By Shelbie Sullivan, MS, MA, LPC, NCC, Club Red Associate Board Member

Mental health becomes an increasingly important topic to consider for yourself and loved ones as holidays approach. As a therapist, I hear from many people about these seasonal difficulties. I will often encourage clients to imagine and compare themselves to a sturdy tree; recognizing it is grounded, secure, and able to withstand many conditions of life. Imagine that tree as it goes through its own seasonal changes, it can get damaged or become vulnerable based on the patterns around it. Now consider yourself navigating seasons of life, but add cancer treatment into the mix. Although we are grounded as humans, we naturally have seasons of life where we are more vulnerable.

Whether you are someone in current treatment, a family or friend supporting someone, in survivorship, or processing grief from a loss, know that you are still grounded and with support and openness can find small and intentional ways to experience this holiday season a little more presently. No matter how or if you celebrate all, some, or none of the upcoming holidays, we all experience human emotions and those emotions can be similar to the various conditions our sturdy tree goes through.

Here are some learning moments I have shared with clients and family members when celebration is coming.

Kindness considerations while in treatment…

  • You are allowed to ask for specific needs. I recall a client who struggled with eating certain foods due to treatment factors. She worried she would upset her loved ones by denying the food. We explored what she could tolerate and how to request a meal she could enjoy: buttered noodles. Family and friends would much rather provide a service or dish that you can truly enjoy.
  • Showing up for any time is the gift. I heard about many family traditions that would require my clients to travel. After treatment begins you never know the full effect of side effects. I would speak a lot about intentions and the gift being the memories for themselves and their family. “Will they remember how many naps you took or that you were there?”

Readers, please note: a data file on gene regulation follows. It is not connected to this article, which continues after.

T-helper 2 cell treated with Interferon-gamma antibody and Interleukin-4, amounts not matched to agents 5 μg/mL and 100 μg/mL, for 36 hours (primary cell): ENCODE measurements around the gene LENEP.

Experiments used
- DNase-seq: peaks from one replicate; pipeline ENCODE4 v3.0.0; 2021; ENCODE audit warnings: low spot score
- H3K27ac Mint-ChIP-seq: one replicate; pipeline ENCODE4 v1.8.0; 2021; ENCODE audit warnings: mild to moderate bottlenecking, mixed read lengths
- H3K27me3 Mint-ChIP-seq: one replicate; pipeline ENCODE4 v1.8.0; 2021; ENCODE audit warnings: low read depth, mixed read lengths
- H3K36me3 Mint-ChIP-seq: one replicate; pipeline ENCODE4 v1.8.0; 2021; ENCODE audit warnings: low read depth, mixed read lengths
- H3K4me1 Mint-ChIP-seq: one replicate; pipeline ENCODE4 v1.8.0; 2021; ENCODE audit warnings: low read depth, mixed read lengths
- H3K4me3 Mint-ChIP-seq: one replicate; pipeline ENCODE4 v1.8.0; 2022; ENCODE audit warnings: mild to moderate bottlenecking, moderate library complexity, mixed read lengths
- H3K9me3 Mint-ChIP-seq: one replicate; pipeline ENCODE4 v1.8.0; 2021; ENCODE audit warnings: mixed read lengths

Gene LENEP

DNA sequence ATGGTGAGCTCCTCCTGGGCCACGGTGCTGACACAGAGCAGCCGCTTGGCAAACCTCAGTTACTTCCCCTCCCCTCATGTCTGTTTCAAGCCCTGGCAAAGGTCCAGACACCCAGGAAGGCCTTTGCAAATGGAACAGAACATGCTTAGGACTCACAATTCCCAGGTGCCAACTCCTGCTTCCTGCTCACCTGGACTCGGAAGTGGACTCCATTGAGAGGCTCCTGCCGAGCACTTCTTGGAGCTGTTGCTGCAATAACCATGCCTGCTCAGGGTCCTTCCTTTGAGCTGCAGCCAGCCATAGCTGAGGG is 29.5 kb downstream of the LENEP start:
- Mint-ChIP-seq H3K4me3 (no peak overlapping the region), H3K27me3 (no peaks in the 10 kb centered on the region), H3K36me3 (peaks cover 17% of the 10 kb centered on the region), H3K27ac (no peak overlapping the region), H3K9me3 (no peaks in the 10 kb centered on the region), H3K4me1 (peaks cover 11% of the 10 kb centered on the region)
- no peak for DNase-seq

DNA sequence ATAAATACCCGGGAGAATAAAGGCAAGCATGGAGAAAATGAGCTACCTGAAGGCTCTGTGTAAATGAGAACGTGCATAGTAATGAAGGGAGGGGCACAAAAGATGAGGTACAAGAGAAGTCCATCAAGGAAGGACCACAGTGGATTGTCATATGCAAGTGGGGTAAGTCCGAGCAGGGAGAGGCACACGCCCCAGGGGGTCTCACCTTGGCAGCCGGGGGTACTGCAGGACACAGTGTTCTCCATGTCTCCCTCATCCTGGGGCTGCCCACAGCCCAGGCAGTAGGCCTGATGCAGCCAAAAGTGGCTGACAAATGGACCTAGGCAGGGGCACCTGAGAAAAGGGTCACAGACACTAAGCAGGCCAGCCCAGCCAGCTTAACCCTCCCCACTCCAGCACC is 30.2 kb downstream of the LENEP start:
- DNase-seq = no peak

Reminders for caregivers or family/friend:

  • It’s okay to just hold space. During holiday time it can be quite usual for us to share updates about life. Many times family and friends might feel unsure what to ask or how to navigate the tropic of cancer. It’s okay to acknowledge not knowing what to say or how to show support.
  • There is a new normal now. Traditions can be beautiful and we likely want to maintain them as long as possible. When we support someone through cancer the traditions that once were, might now feel more difficult. Grieving a type of their life or struggling with side effects might mean it’s time to lean into a new tradition.

Adjustments for a survivor:

  • Your struggles are valid. Grief and struggles do not end once you medically complete treatment. Recalling holidays from your treatment or feeling fear on how to manage possible firsts can make staying in the moment difficult. Clients share how difficult comments like “glad you’re all good” and “aren’t you so happy” are really conflicting during holidays. Finding comfort is seeking the support you need and leaving what you don’t.